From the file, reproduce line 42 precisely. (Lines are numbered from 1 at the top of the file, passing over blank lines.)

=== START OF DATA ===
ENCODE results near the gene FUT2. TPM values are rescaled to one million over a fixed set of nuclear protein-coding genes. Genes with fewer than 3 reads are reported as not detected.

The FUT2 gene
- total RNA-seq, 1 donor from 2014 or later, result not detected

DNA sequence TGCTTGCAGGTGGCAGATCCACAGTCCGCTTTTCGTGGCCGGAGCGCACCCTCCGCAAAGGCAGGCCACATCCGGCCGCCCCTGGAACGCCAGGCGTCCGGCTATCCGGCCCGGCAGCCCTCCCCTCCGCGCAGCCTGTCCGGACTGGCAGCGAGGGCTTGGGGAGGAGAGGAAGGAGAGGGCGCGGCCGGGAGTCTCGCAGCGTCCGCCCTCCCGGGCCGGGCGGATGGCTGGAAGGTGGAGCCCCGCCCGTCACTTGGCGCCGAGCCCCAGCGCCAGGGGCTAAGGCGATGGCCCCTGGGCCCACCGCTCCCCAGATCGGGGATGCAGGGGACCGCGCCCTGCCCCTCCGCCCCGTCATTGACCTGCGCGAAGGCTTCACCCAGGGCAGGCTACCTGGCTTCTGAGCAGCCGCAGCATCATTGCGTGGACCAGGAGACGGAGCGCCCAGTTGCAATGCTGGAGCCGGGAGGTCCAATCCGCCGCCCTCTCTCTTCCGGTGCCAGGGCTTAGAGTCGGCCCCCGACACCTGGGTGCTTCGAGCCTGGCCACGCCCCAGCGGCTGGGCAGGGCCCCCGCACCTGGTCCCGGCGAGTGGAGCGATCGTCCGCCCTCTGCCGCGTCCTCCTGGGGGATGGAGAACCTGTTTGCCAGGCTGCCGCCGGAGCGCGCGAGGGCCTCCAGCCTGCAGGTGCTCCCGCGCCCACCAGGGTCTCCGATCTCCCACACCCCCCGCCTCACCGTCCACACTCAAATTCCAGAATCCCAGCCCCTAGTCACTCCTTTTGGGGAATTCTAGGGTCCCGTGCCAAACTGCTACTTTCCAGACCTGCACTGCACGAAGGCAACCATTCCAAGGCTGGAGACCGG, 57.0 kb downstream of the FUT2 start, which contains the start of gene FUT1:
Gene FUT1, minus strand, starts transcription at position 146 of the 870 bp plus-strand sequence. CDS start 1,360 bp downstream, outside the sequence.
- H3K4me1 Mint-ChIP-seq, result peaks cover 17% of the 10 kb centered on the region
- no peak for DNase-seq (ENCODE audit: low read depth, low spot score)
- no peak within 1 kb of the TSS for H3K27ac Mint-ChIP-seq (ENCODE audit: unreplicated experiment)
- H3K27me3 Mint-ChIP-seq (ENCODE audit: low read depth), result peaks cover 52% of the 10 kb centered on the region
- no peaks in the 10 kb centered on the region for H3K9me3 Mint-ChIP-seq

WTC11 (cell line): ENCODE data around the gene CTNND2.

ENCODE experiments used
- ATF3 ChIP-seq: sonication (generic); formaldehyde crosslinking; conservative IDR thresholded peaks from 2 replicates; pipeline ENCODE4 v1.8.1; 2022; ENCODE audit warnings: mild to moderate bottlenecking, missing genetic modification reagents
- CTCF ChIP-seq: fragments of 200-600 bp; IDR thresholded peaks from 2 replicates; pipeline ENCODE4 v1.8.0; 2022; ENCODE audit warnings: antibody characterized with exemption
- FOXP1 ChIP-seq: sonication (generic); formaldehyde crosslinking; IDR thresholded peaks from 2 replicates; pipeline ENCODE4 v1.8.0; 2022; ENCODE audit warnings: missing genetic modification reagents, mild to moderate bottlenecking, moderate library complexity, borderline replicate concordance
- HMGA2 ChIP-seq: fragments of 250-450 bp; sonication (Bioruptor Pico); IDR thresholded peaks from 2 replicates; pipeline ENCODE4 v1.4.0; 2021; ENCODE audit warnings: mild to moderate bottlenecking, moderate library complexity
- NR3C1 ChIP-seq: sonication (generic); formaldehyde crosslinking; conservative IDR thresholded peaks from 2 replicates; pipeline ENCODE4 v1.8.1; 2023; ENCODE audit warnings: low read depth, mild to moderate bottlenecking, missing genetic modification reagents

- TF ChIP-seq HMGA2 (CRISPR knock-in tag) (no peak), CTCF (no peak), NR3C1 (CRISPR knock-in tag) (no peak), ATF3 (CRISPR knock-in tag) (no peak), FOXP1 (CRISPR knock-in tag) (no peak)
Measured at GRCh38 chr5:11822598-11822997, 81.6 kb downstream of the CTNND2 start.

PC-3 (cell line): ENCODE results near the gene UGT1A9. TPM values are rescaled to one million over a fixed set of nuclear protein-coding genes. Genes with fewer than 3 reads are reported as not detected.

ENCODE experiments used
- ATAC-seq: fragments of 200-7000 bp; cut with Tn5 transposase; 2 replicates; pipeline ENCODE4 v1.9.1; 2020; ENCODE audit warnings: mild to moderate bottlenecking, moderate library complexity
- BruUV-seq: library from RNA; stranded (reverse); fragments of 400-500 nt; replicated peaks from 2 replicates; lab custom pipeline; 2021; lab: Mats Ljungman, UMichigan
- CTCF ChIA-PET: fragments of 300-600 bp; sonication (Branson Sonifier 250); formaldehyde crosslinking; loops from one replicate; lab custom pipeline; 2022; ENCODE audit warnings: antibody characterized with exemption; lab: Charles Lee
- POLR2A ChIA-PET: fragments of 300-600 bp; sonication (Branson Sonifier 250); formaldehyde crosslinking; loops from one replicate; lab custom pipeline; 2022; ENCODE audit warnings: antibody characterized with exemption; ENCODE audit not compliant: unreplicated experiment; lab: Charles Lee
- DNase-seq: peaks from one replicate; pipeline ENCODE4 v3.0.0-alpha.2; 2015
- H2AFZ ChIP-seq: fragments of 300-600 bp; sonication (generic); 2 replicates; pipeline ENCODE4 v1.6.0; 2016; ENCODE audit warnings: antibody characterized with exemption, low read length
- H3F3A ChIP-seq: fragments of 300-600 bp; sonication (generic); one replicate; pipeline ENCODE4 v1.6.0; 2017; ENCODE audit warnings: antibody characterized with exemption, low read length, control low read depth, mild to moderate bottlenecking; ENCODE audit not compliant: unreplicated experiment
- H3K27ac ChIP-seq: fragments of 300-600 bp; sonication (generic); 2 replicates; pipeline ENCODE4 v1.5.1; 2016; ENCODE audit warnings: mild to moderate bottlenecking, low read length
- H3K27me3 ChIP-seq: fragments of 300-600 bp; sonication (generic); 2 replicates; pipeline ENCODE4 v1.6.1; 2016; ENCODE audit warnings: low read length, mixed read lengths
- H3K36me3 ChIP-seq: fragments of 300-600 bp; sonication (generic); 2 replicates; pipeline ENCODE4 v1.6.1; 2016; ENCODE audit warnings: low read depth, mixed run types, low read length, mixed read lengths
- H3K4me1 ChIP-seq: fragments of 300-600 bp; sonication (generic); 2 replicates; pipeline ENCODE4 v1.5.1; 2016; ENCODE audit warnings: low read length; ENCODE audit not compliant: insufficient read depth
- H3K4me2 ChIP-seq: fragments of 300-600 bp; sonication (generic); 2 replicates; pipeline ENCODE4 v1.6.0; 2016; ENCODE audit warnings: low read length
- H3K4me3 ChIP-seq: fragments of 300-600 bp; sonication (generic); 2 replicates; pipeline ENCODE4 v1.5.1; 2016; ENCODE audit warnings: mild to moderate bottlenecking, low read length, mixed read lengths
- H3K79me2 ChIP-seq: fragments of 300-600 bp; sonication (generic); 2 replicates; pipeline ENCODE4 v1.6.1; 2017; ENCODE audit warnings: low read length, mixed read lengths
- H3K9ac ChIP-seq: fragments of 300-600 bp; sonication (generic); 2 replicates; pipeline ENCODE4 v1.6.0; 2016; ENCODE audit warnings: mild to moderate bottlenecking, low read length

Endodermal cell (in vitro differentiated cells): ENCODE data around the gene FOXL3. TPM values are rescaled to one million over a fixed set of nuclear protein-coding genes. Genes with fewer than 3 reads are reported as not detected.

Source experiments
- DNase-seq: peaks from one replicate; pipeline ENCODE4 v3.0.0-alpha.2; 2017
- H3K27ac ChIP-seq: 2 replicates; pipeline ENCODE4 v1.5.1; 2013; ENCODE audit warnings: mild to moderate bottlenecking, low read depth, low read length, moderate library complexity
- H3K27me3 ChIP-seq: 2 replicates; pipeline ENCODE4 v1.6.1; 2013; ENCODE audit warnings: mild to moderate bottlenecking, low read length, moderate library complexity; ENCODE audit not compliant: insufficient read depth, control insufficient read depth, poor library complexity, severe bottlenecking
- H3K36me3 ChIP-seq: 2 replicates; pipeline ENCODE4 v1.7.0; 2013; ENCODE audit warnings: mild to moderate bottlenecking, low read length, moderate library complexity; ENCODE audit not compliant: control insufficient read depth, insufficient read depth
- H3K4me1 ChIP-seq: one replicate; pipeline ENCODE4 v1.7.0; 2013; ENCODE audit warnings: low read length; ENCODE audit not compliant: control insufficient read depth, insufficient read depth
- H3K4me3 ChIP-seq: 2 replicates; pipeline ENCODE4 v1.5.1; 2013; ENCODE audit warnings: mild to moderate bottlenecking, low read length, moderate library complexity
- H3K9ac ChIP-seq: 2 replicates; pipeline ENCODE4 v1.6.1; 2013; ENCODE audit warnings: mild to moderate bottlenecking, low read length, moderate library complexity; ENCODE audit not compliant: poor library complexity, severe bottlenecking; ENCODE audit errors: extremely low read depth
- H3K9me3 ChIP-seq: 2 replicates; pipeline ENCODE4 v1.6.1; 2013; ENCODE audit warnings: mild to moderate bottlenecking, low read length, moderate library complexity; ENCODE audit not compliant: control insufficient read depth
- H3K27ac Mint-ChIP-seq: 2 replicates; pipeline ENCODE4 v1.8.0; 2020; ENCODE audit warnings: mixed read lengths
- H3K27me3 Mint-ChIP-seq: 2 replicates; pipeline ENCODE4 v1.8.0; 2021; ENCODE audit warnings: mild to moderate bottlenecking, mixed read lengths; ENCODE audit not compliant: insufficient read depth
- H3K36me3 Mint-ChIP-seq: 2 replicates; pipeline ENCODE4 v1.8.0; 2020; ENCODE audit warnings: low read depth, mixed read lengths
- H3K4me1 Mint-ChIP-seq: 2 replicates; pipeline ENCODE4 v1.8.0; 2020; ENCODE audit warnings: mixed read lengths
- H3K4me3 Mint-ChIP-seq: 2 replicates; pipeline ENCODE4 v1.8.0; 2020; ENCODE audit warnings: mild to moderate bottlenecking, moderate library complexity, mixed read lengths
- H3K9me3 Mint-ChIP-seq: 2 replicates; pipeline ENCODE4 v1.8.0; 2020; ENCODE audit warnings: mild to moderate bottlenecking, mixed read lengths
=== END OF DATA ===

- H3K36me3 ChIP-seq: 2 replicates; pipeline ENCODE4 v1.7.0; 2013; ENCODE audit warnings: mild to moderate bottlenecking, low read length, moderate library complexity; ENCODE audit not compliant: control insufficient read depth, insufficient read depth